Federal Laboratories of Democracy

53 Pages Posted: 27 Nov 2017 Last revised: 11 Jan 2018

See all articles by Hannah Jacobs Wiseman

Hannah Jacobs Wiseman

Florida State University - College of Law

Dave Owen

University of California - Hastings College of the Law

Date Written: November 22, 2017


Facilitating state policy experimentation is an oft-cited justification for the U.S. federalism system. Despite growing recognition of risk aversion, free riding, and other disincentives to state-led experimentation, the mythology of state laboratories still dominates these accounts. We propose a framework that counters this entrenched assumption and enables more productive analysis of policy experimentation. The Article explores a continuum of experimental approaches that differ in terms of the degree of experimental rigor that they incorporate — such as the extent to which they control for confounding variables — and the governance levels at which they are designed and implemented. We apply this new analytical framework to case studies from divergent policy areas, including agricultural, natural resources, and education law. These examples highlight rigorous experiments designed and largely administered by federal agencies.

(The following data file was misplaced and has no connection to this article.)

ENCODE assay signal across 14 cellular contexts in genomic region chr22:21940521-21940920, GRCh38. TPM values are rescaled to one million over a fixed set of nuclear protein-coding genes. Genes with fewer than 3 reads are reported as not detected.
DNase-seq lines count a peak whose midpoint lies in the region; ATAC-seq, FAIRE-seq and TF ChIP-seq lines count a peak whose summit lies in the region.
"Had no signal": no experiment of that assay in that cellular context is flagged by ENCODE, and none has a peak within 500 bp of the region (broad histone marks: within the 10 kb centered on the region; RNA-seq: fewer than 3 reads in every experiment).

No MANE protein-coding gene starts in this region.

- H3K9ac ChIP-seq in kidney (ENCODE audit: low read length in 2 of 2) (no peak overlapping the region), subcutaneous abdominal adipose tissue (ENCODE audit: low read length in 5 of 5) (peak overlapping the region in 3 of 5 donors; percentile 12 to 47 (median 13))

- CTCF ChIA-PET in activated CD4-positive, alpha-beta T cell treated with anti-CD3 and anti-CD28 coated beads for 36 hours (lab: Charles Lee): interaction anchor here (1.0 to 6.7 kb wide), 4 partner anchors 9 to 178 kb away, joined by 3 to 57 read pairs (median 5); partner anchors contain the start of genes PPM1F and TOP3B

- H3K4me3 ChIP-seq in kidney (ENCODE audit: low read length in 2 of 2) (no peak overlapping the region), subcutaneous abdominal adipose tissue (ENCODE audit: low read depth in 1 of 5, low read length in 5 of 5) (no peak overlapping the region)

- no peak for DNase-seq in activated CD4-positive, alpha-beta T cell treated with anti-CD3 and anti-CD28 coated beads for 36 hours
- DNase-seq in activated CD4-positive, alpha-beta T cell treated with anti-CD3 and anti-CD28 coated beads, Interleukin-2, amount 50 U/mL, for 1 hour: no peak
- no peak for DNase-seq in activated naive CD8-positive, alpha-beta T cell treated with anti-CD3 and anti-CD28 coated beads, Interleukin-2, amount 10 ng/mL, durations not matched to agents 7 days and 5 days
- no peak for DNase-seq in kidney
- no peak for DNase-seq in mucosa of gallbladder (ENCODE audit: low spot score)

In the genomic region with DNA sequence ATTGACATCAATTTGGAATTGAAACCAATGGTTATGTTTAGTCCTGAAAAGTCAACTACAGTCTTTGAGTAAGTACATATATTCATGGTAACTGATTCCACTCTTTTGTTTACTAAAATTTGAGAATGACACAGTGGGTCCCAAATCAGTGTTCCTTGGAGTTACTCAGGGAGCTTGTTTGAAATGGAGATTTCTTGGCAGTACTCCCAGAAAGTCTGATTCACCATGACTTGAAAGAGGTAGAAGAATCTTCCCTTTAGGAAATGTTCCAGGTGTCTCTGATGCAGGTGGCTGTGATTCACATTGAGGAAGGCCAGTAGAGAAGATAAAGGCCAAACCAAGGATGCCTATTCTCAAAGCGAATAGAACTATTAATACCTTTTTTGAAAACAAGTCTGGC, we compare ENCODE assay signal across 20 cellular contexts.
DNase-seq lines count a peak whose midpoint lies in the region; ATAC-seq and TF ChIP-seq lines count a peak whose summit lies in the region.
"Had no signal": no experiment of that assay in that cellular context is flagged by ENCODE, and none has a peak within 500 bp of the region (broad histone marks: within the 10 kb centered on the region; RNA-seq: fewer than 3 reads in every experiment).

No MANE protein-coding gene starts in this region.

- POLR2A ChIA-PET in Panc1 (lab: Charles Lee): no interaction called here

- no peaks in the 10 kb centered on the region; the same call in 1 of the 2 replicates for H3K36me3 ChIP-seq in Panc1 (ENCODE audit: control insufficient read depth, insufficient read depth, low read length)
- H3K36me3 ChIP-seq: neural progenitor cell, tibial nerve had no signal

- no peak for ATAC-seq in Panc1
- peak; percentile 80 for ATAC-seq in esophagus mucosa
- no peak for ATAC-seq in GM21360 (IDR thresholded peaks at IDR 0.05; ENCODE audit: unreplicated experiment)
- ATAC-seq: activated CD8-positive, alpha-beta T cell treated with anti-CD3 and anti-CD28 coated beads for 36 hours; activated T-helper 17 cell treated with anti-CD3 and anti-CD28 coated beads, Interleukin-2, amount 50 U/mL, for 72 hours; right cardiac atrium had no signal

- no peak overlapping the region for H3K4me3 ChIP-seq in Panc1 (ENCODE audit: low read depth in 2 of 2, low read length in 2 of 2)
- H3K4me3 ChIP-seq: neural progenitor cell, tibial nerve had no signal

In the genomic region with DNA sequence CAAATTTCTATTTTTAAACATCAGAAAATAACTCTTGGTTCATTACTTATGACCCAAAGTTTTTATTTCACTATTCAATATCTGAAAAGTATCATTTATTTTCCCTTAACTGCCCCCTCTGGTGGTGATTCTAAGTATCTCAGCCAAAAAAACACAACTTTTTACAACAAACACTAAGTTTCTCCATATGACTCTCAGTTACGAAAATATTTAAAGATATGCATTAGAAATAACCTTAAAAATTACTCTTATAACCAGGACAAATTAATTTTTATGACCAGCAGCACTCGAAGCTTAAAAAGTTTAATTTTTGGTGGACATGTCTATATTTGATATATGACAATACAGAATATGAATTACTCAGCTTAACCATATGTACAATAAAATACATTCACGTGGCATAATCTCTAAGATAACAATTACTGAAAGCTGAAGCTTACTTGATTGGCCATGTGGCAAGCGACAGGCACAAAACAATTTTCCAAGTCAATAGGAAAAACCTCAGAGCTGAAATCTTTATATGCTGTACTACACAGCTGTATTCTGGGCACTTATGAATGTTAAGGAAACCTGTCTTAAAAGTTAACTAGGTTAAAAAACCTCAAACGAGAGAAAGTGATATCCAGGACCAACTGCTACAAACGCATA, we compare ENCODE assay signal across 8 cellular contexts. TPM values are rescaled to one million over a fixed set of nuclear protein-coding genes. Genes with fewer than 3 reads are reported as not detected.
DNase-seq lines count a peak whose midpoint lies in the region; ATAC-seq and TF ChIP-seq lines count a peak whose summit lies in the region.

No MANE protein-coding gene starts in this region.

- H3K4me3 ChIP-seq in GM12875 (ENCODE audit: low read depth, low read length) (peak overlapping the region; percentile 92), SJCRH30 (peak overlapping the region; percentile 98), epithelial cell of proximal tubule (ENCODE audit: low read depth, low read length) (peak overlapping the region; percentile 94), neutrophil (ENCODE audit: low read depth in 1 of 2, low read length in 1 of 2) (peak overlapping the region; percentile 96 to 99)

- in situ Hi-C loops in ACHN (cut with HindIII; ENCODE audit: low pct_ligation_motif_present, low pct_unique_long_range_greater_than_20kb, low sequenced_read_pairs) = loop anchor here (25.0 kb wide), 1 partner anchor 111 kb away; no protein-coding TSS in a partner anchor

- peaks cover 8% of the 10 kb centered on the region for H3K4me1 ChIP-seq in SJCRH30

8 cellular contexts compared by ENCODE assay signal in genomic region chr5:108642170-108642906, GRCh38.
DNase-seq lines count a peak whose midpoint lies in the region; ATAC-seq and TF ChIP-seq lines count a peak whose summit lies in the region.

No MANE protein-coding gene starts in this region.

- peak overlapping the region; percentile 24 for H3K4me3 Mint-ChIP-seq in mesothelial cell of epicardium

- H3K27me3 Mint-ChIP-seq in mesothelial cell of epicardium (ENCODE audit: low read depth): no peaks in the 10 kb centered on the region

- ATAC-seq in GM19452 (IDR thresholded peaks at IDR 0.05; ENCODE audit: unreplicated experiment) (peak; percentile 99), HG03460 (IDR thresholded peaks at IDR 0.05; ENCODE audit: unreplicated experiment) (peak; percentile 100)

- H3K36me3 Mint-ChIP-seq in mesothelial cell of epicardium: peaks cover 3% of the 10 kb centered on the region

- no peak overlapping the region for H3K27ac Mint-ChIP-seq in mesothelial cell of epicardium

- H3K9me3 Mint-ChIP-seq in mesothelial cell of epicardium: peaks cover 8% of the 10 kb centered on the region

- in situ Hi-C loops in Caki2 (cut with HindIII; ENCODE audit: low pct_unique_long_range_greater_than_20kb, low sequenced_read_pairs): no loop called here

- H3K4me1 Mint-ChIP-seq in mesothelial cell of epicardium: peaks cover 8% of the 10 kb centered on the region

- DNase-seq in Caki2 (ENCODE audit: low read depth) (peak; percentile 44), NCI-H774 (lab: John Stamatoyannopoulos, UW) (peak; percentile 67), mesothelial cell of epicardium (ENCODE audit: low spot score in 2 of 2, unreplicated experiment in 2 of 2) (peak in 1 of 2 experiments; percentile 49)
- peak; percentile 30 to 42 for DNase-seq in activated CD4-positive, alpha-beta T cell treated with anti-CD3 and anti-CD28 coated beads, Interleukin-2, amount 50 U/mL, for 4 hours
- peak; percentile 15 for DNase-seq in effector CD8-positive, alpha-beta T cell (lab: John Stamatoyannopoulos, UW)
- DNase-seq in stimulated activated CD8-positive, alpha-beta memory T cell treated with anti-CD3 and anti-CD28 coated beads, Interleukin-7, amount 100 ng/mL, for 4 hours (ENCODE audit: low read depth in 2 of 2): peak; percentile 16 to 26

Our framework and case studies turn the concept of the “laboratories of the states” on its head, showing that experimentation can and often does occur at multiple levels, including the federal level. In countering and adding nuance to traditional experimentation accounts, the Article also reveals the benefits of federal involvement in policy experiments, and thus the perils of weakening federal authority in an effort to enhance core federalism values like experimentation. Federal expertise and resources — and even the simple availability of experimental platforms, such as federally-owned and managed lands — often give the federal government a comparative advantage in the policy experimentation field. This is not to say that the federal government should consistently lead and implement experiments, but it calls attention to the importance of understanding experimentation as a multi-level endeavor that extends well beyond the states.

Keywords: federalism, laboratory of the states, education, agriculture, natural resources, policy experimentation, diffusion, U.S. Forest Service, U.S. Department of Agriculture, U.S. Department of Education

Suggested Citation

Wiseman, Hannah Jacobs and Owen, Dave, Federal Laboratories of Democracy (November 22, 2017). FSU College of Law, Public Law Research Paper No. 867; UC Hastings Research Paper No. 259. Available at SSRN: https://ssrn.com/abstract=3076066 or http://dx.doi.org/10.2139/ssrn.3076066

Hannah Jacobs Wiseman (Contact Author)

Florida State University - College of Law ( email )

425 W. Jefferson Street
Tallahassee, FL 32306
United States

Dave Owen

University of California - Hastings College of the Law ( email )

200 McAllister Street
San Francisco, CA 94102
United States

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